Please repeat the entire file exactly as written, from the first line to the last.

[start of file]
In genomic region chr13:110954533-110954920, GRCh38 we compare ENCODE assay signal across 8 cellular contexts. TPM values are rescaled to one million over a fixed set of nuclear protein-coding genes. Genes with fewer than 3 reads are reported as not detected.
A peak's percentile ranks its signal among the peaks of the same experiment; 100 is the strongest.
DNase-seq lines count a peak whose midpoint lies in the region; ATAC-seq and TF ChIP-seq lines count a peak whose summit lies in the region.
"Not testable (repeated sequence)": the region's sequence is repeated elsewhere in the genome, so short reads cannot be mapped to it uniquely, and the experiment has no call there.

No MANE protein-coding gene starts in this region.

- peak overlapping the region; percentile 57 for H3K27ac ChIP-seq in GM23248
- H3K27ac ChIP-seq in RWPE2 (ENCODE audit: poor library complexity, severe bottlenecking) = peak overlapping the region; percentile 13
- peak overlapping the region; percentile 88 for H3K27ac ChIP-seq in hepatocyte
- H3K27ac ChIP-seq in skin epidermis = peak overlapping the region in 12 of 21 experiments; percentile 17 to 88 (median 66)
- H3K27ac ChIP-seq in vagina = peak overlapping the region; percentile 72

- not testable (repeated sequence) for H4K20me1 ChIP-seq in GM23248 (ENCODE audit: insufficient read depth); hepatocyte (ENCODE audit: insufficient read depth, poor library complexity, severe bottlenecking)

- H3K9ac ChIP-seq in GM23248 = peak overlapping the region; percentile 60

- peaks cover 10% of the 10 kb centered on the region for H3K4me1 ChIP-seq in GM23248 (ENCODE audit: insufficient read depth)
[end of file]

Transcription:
In genomic region chr13:110954533-110954920, GRCh38 we compare ENCODE assay signal across 8 cellular contexts. TPM values are rescaled to one million over a fixed set of nuclear protein-coding genes. Genes with fewer than 3 reads are reported as not detected.
A peak's percentile ranks its signal among the peaks of the same experiment; 100 is the strongest.
DNase-seq lines count a peak whose midpoint lies in the region; ATAC-seq and TF ChIP-seq lines count a peak whose summit lies in the region.
"Not testable (repeated sequence)": the region's sequence is repeated elsewhere in the genome, so short reads cannot be mapped to it uniquely, and the experiment has no call there.

No MANE protein-coding gene starts in this region.

- peak overlapping the region; percentile 57 for H3K27ac ChIP-seq in GM23248
- H3K27ac ChIP-seq in RWPE2 (ENCODE audit: poor library complexity, severe bottlenecking) = peak overlapping the region; percentile 13
- peak overlapping the region; percentile 88 for H3K27ac ChIP-seq in hepatocyte
- H3K27ac ChIP-seq in skin epidermis = peak overlapping the region in 12 of 21 experiments; percentile 17 to 88 (median 66)
- H3K27ac ChIP-seq in vagina = peak overlapping the region; percentile 72

- not testable (repeated sequence) for H4K20me1 ChIP-seq in GM23248 (ENCODE audit: insufficient read depth); hepatocyte (ENCODE audit: insufficient read depth, poor library complexity, severe bottlenecking)

- H3K9ac ChIP-seq in GM23248 = peak overlapping the region; percentile 60

- peaks cover 10% of the 10 kb centered on the region for H3K4me1 ChIP-seq in GM23248 (ENCODE audit: insufficient read depth)